It was particularly hard because the film was not well received, either by the German queer community or the German audience more generally. For me, that was a mystery that I’ve never fully understood. I remember there was a German radio presenter who interviewed me who was really aggressive, saying: “That guy didn’t have a visa and he needed to have a visa.” People really seemed to get stuck on this detail, in a xenophobic and homophobic way. Still, I had a lot of freedom when I was making that film, and I tried everything I wanted to try. It really is a very personal film. That freedom is worth remembering.
After I finished Praia, it was the longest period of my life that I spent without making a movie, and there’s a reason. Praia was not sold anywhere. No one offered me any projects after that. I didn’t really understand by then that queer films don’t sell unless they’re really palatable, unless you have stars.
Are you saying there’s a very limited market for gay male films?
There are obviously examples like Brokeback Mountain [Ang Lee, 2005] or Call Me by Your Name [Luca Guadagnino, 2017], but these are films I don’t find interesting. I do want to make more gay films, though. I don’t have an infinite amount of time left; it’s not like I have fifty more years. It takes three years to make a movie, so if I do the math, there are not that many more films to make. There’s an adaptation of a Spanish book that takes place during the Spanish Civil War—that’s a gay story that I would so love to tell.
Now that you’ve been living in Berlin for more than ten years, do you envision yourself making more films there, or working as a German filmmaker with German funding and support?
I’ve lived in Germany since 2009, and although I’ve continued to make films, I have only made one film in Germany—in 2018. So it took a decade of living in Germany to make my first German film, and it’s a film that I made as a way to embrace the city that I had been living in for all these years. It was really liberating for me to finally feel that I could tell stories about the places that I don’t come from.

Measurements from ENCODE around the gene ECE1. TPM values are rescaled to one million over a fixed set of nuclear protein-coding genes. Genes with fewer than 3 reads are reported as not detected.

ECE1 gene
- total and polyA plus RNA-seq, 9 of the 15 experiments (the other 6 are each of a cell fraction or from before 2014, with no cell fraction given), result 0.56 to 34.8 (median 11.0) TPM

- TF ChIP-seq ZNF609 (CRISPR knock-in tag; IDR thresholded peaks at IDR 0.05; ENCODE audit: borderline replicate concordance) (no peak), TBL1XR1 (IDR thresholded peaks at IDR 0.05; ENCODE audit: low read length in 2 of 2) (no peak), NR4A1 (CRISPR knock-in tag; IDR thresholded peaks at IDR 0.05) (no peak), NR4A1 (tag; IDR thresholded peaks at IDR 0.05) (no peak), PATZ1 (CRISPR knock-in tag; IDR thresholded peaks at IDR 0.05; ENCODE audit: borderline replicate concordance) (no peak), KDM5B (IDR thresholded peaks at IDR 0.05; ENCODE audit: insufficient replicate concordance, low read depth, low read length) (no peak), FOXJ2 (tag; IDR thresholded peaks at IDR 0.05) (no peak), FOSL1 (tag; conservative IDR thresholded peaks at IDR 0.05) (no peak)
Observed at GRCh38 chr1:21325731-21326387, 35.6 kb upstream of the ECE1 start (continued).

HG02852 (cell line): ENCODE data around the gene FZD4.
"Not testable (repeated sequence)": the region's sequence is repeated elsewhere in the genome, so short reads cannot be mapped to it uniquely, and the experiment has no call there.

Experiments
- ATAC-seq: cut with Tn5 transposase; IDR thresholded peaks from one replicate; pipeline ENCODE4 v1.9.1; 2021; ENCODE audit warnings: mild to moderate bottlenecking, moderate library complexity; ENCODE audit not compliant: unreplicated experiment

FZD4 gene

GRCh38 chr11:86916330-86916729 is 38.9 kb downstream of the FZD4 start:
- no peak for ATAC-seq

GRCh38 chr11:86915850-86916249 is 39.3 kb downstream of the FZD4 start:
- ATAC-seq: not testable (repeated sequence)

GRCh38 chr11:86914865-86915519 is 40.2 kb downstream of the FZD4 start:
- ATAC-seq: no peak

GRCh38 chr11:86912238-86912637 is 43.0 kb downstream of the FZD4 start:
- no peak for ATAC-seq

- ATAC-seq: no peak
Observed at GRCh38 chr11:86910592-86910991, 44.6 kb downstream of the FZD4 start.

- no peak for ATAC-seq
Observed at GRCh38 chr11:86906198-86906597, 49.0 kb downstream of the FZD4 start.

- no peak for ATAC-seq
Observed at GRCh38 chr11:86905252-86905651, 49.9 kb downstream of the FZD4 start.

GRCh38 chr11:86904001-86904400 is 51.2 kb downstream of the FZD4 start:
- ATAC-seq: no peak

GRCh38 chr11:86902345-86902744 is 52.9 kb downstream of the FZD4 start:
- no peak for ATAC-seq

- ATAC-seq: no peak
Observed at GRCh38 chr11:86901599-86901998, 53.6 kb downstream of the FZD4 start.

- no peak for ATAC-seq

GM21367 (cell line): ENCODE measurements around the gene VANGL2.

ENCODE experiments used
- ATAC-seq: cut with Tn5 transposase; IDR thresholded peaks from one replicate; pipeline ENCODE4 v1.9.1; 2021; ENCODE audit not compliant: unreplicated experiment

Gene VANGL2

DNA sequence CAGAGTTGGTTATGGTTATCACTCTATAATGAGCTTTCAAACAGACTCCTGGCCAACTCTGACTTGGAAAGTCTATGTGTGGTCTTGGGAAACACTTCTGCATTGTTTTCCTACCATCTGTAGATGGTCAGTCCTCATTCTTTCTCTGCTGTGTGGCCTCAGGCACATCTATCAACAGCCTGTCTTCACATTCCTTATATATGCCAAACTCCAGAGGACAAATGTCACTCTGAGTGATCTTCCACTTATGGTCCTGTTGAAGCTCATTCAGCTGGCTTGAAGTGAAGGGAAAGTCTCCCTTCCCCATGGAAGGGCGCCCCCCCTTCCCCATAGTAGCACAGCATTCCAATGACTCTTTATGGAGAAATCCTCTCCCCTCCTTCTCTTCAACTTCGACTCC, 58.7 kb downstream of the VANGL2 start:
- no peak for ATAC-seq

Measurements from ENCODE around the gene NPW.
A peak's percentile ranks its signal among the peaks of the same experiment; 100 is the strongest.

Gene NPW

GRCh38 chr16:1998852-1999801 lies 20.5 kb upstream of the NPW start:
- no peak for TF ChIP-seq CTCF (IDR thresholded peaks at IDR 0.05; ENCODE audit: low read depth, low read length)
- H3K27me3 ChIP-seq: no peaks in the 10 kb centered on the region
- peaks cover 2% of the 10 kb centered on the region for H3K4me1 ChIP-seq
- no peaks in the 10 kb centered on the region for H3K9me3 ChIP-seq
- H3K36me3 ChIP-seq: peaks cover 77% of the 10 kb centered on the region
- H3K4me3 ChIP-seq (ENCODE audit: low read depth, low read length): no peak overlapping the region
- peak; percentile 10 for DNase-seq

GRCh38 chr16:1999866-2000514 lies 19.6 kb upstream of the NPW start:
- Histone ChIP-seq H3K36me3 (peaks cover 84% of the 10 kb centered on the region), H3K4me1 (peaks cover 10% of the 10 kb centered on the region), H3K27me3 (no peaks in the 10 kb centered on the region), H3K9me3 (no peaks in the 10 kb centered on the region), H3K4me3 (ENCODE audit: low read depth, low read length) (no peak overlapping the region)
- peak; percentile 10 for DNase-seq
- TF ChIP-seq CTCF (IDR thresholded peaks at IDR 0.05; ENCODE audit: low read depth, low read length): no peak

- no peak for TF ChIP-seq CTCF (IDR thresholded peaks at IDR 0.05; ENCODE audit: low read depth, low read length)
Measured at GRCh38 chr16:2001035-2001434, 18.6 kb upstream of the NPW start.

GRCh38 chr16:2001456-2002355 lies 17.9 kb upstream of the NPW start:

Zentralflughafen THF didn’t begin as a movie about Syrian refugees, though: it began as a movie about my backyard, which is, in effect, Tempelhof Park. Tempelhof is the airfield of a former Nazi-era airport. After the airport was decommissioned, the community banded together and pressured the city to turn it into a huge park. Later, during the Syrian Civil War, its hangars were used as makeshift shelters, and I felt I needed to somehow incorporate that into the film. Making a film in Germany felt like the second round of a boxing match: for many years, I was anchored in the space of Brazil, with stories that had to do with the characters there. But now I feel that I’m actually being able to exercise my transnationality much more than I could ever do before. I feel I’ve earned the right to make films and tell stories from any part of the world.
Tempelhof is a small production. It’s a documentary made in a low-budget, artisanal style. In fact, it’s a film about outsiders and refugees, with whom the audience identifies in a profound way.
It’s a film that is about Germany, but inhabited by non-Germans, so it’s very much a mirror of something that I lived in France, too, when I first went there in the mid-1980s. There was a profound sense of not belonging and not being welcomed in France, feeling all the time like my presence was a threat. Tempelhof is a very urban, very German space, suddenly inhabited by these foreign bodies that are arriving there, and the film, in part, is trying to understand how they can occupy that space. I love living in Berlin; it feels very much like my home. I really want to make a fiction film in Germany. It’s a space that really inspires me.